Iceland Deep Drilling Project

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The Iceland Deep Drilling Project (IDDP) is a project and consortium of the National Energy Authority of Iceland (Orkustofnun) and four of Iceland's leading energy companies: Hitaveita Sudurnesja (HS), Landsvirkjun, Orkuveita Reykjavíkur and Mannvit Engineering. The consortium is referred to as 'Deep Vision'.[1][2]

The aim is to improve the economics of geothermal energy production. The strategy is to look at the usefulness of supercritical hydrothermal fluids as an economic energy source. This necessitates drilling to depths of greater than 4,000 metres (13,000 ft) in order to tap the temperatures of more than 400 °C (750 °F). The drilling is at a rifted plate margin on the mid-oceanic ridge.[2] Producing steam from a well in a reservoir hotter than 450 °C (840 °F) — at a proposed rate of around 0.67 cubic metres per second (24 cu ft/s)should be sufficient to generate around 45 MW. If this is correct, then the project could be a major step towards developing high-temperature geothermal resources.[3]

'Deep Vision' recognized at its inception that much research would be needed regarding the poorly understood supercritical environment and as such sought to promote inclusion of the wider scientific community.[1]

Funding has come from the members of the consortium, the International Continental Scientific Drilling Program and the US National Science Foundation.[2]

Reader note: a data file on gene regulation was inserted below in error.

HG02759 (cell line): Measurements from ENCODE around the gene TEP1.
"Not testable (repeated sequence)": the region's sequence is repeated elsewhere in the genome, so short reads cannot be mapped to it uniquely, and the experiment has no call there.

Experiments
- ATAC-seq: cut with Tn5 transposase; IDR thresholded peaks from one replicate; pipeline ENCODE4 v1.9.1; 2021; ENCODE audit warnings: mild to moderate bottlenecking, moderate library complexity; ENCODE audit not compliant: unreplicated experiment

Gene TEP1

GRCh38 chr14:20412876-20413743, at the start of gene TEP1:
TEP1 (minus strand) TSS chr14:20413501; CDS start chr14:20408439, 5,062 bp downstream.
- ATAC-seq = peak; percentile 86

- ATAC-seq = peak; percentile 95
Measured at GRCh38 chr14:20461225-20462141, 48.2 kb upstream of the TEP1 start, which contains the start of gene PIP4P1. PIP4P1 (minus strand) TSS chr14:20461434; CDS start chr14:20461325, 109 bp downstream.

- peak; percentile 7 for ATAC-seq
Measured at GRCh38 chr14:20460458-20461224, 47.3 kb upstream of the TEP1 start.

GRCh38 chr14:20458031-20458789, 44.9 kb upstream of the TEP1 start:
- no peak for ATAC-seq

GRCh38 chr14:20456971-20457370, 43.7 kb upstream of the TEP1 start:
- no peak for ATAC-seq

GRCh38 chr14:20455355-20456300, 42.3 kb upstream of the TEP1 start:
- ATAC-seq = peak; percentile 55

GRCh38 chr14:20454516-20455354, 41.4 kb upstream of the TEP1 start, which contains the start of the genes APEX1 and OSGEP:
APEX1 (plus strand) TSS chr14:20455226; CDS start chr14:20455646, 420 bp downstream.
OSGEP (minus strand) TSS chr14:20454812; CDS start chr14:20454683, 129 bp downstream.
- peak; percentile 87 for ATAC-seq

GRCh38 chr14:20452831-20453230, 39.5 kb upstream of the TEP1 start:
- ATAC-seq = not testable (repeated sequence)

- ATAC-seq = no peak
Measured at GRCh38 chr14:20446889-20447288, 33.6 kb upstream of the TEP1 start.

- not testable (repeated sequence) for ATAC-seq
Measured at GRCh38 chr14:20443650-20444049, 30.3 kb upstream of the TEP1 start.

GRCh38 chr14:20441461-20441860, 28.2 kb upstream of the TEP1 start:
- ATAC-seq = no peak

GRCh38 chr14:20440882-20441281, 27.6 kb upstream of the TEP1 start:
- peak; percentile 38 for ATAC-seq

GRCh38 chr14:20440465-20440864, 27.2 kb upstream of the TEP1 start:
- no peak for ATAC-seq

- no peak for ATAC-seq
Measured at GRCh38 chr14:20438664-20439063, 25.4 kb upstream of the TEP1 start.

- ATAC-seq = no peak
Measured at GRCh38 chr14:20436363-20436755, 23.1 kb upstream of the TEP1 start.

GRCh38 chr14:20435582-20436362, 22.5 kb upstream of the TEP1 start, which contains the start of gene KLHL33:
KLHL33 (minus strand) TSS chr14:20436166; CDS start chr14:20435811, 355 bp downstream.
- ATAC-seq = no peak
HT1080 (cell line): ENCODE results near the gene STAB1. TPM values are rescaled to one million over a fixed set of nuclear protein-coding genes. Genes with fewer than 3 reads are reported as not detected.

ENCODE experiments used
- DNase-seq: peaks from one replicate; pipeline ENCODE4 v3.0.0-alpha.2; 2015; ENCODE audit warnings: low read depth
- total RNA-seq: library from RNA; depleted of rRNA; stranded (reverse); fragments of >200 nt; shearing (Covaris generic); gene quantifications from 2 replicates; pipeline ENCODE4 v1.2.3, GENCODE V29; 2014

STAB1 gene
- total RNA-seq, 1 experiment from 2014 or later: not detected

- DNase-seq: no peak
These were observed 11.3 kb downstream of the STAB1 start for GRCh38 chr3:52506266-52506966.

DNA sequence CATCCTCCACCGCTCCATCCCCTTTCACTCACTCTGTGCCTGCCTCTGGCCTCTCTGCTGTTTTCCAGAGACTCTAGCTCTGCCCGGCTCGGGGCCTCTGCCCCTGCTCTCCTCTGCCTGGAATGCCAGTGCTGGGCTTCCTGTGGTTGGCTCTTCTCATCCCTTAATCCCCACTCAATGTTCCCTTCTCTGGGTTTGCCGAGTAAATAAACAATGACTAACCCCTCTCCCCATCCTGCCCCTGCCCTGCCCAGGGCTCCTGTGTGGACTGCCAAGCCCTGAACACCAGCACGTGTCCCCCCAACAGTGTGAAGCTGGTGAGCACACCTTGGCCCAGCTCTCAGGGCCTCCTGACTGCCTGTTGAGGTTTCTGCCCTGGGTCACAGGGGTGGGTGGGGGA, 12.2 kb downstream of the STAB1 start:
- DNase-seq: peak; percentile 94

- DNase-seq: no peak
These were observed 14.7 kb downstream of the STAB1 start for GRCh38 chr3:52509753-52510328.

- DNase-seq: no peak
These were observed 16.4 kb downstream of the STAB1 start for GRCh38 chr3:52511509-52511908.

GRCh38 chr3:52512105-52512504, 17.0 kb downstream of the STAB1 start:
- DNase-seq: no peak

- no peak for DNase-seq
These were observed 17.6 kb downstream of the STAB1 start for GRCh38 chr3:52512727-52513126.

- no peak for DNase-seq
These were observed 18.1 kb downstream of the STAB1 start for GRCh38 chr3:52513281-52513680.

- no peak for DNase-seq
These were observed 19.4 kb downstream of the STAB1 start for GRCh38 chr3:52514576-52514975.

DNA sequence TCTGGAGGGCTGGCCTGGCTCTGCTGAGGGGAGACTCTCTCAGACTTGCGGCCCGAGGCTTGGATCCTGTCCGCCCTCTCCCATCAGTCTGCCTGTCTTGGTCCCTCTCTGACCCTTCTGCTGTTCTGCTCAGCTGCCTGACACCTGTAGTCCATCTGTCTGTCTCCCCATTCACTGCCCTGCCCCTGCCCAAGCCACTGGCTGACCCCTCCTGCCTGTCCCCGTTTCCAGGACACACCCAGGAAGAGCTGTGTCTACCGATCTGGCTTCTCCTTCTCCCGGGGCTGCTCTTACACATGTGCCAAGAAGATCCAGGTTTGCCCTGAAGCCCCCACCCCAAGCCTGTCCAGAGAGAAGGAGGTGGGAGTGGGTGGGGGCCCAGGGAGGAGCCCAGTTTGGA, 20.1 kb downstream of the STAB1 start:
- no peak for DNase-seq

First Well, IDDP-1[edit]

The 49th Volume of the Journal Geothermics, released in January 2014, is entirely dedicated to the first well of the IDDP.

The bore hole of this well was unintentionally drilled into a magma reservoir in 2009. The hole was initially planned to drill down to hot rock below 4000 m, however drilling was ceased when the drill struck magma at only 2100 deep. This same occurrence has only been recorded once, in a Hawaiian geothermal well in 2007, but in that instance resulted in the sealing and abandonment of the hole.[4]

In IDDP-1, however, the decision was made to continue the experimental well, and upon inserting cold water into the well, which was over 900 °C (1,650 °F). The resultant well was the first operational Magma-EGS, and was at the time the most powerful geothermal well ever drilled, outputting constantly 35 MW of thermal energy for over two years. The well was eventually shut down after a valve failure incurred while attempting to connect the output to a central generator.[5]



Fridleifsson, G.O., and Albertsson, A., 2000. Deep geothermal drilling at Reykjanes Ridge: opportunity for an international collaboration. In Proceedings of the World Geothermal Congress 2000, Japan: Reykjavik, Iceland (International Geothermal Association, Inc.), 3701–3706.

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